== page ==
The Emptiness Problem for Valence Automata over Graph Monoids

The Emptiness Problem for Valence Automata over Graph Monoids

Georg Zetzsche zetzsche@lsv.fr LSV, CNRS & ENS Paris-Saclay, France
Abstract.

This work studies which storage mechanisms in automata permit decidability of the emptiness problem. The question is formalized using valence automata, an abstract model of automata in which the storage mechanism is given by a monoid. For each of a variety of storage mechanisms, one can choose a (typically infinite) monoid such that valence automata over are equivalent to (one-way) automata with this type of storage. In fact, many important storage mechanisms can be realized by monoids defined by finite graphs, called graph monoids. Examples include pushdown stacks, partially blind counters (which behave like Petri net places), blind counters (which may attain negative values), and combinations thereof.

Hence, we study for which graph monoids the emptiness problem for valence automata is decidable. A particular model realized by graph monoids is that of Petri nets with a pushdown stack. For these, decidability is a long-standing open question and we do not answer it here.

However, if one excludes subgraphs corresponding to this model, a characterization can be achieved. Moreover, we provide a description of those storage mechanisms for which decidability remains open. This leads to a model that naturally generalizes both pushdown Petri nets and the priority multicounter machines introduced by Reinhardt.

The cases that are proven decidable constitute a natural and apparently new extension of Petri nets with decidable reachability. It is finally shown that this model can be combined with another such extension by Atig and Ganty: We present a further decidability result that subsumes both of these Petri net extensions.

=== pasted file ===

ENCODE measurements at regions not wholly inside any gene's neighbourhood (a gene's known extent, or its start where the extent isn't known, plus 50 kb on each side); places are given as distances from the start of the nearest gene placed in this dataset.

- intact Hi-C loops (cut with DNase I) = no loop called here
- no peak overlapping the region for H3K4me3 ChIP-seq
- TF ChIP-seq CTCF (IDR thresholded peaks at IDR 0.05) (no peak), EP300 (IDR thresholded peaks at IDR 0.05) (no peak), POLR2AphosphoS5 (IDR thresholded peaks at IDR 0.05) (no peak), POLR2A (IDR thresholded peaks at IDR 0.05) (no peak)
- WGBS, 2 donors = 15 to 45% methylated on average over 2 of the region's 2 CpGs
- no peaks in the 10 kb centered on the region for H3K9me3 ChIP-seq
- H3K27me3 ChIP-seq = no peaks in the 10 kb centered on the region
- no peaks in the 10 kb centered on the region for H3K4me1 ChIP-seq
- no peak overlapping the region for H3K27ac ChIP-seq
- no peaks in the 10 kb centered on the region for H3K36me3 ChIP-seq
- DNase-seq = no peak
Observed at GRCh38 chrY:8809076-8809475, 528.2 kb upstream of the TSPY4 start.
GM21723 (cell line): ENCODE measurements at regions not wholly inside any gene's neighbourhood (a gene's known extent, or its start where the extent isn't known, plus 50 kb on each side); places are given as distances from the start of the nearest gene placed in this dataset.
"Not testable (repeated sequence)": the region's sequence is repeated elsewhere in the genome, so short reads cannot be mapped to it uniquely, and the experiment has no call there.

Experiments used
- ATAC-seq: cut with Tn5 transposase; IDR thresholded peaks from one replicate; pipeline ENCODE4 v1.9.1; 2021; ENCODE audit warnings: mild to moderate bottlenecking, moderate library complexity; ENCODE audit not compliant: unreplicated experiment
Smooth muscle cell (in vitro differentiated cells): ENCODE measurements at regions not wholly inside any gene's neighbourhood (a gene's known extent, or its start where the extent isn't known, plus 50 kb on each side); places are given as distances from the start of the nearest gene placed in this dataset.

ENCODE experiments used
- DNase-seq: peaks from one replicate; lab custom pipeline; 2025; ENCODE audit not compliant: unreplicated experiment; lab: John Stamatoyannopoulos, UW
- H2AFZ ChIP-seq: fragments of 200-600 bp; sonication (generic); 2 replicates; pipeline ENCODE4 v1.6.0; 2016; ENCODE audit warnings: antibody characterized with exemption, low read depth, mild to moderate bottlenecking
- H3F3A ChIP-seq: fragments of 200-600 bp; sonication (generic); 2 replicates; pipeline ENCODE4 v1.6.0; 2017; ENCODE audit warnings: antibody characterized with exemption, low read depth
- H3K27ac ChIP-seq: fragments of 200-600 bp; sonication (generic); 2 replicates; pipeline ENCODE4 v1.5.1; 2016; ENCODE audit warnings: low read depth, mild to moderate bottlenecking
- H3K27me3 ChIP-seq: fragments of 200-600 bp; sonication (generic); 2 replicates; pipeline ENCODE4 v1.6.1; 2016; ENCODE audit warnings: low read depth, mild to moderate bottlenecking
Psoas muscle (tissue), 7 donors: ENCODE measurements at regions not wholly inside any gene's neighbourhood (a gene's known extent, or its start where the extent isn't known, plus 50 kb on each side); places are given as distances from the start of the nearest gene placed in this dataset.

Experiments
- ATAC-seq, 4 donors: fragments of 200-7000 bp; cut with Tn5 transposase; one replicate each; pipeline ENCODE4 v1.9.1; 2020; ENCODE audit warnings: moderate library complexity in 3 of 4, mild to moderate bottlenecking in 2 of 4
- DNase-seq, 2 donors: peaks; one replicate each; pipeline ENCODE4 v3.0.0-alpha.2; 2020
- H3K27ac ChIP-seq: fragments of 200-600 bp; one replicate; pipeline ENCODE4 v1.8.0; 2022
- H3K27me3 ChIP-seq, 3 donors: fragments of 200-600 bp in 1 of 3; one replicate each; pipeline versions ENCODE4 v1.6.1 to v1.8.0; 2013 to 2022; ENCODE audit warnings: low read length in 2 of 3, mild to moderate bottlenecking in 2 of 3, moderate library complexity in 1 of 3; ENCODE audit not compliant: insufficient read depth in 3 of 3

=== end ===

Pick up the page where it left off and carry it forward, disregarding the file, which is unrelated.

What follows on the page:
The author is supported by a fellowship within the Postdoc-Program of the German Academic Exchange Service (DAAD) and by Labex DigiCosme, Univ. Paris-Saclay, project VERICONISS.

1. Introduction

For each storage mechanism in one-way automata, it is an important question whether the emptiness problem is decidable. It therefore seems prudent to aim for general insights into which properties of storage mechanisms are responsible for decidability or undecidability.

Our approach to obtain such insights is the model of valence automata. These feature a finite-state control and a (typically infinite) monoid that represents a storage mechanism. The edge inscriptions consist of an input word and an element of the monoid. Then, a computation is accepting if it arrives in a final state and composing the encountered monoid elements yields the neutral element. This way, by choosing a suitable monoid, one can realize a variety of storage mechanisms. Hence, our question becomes: For which monoids is the emptiness problem for valence automata over decidable?

We address this question for a class of monoids that was introduced in [19] and accommodates a number of storage mechanisms that have been studied in automata theory. Examples include pushdown stacks, partially blind counters (which behave like Petri net places), and blind counters (which may attain negative values; these are in most situations interchangeable with reversal-bounded counters), and combinations thereof. See [22, 23] for an overview. These monoids are defined by graphs and thus called graph monoids111They are not to be confused with the closely related, but different concept of trace monoids [5], i.e. monoids of Mazurkiewicz traces, which some authors also call graph monoids..